To get across the finish line, Murphy recommended that Democrats remain “at the kitchen table on affordability” and “be absolutely unequivocal as it relates to value.” He added: “I’m not patting ourselves on the back that we’ve got all that figured out in New Jersey, but we are doing both of those.”
One issue he’s successfully pushed in New Jersey that I wondered if he wanted to see emphasized more by national Democrats was legalizing marijuana, one of the best-polling issues among young voters, who will be a critical electoral bloc in November.
Murphy said that his support for the issue was “not a natural act for me, at least initially,” but he was convinced that the move would not only expand the economy but also “address the wrongs of the war on drugs, particularly among young black and brown persons.”
“That, to me, is the Democratic Party, right? We should be holding onto that with both hands and singing from the highest mountain,” he said.
Murphy will only be spending more time on the national stage in the coming months, as he will soon be chairman of both the National Governors Association (NGA) and the Democratic Governors Association (DGA) — the first person ever to simultaneously hold both posts.
Each NGA chief selects a “chairman’s priority” that they focus on during their tenure; Murphy’s is youth mental health.
“Our efforts are really focused explicitly on mental health as we emerge from pandemic to endemic,” he told me, examining “how learning loss, isolation, lack of sports, lack of activities, lack of being in a classroom with others” exacerbated the crisis of depression among young people.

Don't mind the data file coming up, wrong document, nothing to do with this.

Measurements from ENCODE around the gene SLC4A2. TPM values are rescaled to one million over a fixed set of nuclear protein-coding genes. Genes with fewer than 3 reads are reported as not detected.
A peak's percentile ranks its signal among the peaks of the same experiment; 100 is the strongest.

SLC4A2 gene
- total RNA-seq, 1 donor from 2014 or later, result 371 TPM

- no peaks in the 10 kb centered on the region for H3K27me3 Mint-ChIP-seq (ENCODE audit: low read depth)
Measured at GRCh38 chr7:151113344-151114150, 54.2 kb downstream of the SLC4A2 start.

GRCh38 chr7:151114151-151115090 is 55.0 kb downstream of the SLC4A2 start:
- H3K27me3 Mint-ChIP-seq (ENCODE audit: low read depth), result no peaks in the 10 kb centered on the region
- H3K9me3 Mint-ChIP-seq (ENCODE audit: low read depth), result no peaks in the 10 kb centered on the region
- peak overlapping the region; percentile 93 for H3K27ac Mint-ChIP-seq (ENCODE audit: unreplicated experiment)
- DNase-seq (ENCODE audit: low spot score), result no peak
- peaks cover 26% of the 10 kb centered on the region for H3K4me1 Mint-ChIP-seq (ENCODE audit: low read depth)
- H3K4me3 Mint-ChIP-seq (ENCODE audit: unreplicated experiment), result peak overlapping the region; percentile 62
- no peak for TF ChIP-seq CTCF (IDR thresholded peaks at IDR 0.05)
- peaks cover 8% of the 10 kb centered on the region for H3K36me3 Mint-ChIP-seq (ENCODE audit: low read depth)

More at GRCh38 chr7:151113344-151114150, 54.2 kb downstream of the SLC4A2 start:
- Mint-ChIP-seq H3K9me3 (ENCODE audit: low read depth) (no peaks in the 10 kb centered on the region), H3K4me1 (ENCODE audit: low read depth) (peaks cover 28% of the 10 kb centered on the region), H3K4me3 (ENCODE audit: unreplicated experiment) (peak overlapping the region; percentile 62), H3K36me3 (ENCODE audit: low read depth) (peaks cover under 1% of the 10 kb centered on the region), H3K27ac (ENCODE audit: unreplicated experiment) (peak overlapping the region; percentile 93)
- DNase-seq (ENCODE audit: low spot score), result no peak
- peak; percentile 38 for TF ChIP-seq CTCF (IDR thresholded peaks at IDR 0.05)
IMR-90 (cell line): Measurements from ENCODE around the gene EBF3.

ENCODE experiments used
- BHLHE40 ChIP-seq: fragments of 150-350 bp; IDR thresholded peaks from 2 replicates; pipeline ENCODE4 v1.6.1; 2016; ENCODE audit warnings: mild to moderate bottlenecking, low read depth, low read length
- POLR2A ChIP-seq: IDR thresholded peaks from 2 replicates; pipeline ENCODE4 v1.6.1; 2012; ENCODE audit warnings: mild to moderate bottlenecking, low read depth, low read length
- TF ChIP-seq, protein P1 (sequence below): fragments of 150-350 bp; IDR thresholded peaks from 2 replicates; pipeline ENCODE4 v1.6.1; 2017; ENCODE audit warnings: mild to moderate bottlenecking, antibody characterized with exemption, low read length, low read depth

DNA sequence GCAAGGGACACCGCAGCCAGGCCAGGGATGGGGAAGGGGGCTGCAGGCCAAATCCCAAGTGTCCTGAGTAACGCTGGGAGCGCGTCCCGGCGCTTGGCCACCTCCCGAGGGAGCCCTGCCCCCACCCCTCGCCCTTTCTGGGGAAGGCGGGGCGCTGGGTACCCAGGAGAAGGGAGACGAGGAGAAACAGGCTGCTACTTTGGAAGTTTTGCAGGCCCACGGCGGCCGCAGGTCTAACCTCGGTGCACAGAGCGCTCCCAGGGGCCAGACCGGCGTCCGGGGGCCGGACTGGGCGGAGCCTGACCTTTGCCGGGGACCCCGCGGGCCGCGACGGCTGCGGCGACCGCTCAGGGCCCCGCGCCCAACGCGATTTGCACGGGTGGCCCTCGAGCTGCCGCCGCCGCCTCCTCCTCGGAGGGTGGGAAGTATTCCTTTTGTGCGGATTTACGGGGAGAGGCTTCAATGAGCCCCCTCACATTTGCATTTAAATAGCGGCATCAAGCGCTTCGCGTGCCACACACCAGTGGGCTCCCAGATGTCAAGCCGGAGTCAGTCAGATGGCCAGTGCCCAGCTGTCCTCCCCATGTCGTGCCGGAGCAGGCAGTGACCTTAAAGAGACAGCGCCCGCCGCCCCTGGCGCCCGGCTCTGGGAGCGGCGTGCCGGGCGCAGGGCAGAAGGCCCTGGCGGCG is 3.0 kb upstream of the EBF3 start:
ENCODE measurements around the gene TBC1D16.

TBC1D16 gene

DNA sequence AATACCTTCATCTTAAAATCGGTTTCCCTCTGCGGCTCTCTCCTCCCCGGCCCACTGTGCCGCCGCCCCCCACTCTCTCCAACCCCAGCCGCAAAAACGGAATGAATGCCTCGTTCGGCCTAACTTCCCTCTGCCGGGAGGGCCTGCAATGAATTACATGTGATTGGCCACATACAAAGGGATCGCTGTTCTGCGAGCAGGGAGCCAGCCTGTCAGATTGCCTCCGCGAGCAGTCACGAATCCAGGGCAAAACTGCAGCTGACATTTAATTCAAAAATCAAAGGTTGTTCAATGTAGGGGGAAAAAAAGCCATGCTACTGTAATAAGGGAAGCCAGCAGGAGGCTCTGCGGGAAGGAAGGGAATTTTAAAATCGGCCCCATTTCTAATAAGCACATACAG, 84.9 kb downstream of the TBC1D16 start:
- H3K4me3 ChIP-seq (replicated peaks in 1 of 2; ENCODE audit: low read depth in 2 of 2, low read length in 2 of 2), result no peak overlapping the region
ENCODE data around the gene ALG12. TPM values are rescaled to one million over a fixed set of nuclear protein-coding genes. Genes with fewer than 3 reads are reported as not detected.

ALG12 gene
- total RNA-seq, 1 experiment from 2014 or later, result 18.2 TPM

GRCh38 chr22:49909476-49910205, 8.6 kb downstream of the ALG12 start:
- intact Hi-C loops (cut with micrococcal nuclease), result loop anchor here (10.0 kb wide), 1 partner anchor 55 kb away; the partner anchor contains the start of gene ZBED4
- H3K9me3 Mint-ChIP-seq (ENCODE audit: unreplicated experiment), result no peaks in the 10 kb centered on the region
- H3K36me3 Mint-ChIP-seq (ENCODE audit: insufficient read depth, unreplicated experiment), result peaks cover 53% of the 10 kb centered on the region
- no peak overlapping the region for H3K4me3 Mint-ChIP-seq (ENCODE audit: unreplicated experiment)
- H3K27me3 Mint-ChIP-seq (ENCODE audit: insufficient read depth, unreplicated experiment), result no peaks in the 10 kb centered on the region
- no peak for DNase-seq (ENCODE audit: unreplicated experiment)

By the end of his year as chair, Murphy said that he plans to publish a “playbook that all American states can use” to help identify, prevent, and treat youth mental health problems. A few hours after our interview, he told me, he’d be having dinner with “a bunch of experts” to discuss the issue further.
Asked if he and other officials bear some responsibility for the mental health crisis after ordering Covid-era school closures, Murphy stood by his decisions. “When you’re faced with a public health emergency about which you know so little, you have no choice,” he argued. “You have to accept the fact we’re going to pay a price. And one of the prices we paid...is learning loss and mental health challenges. And so it’s our job now not to deny it, not to debate how we got here...but to dive in and close these gaps and fix it.”
Although some experts have expressed concerns about the developmental and emotional impact of masking for school-age children, Murphy said that he didn’t feel that schools continuing to require masks was contributing to the problem. “I don’t think attending school with your buddies and classmates or college wearing a mask — I’m not a mental health expert — I don’t think that’s a big movement on the mental health needle,” the governor explained.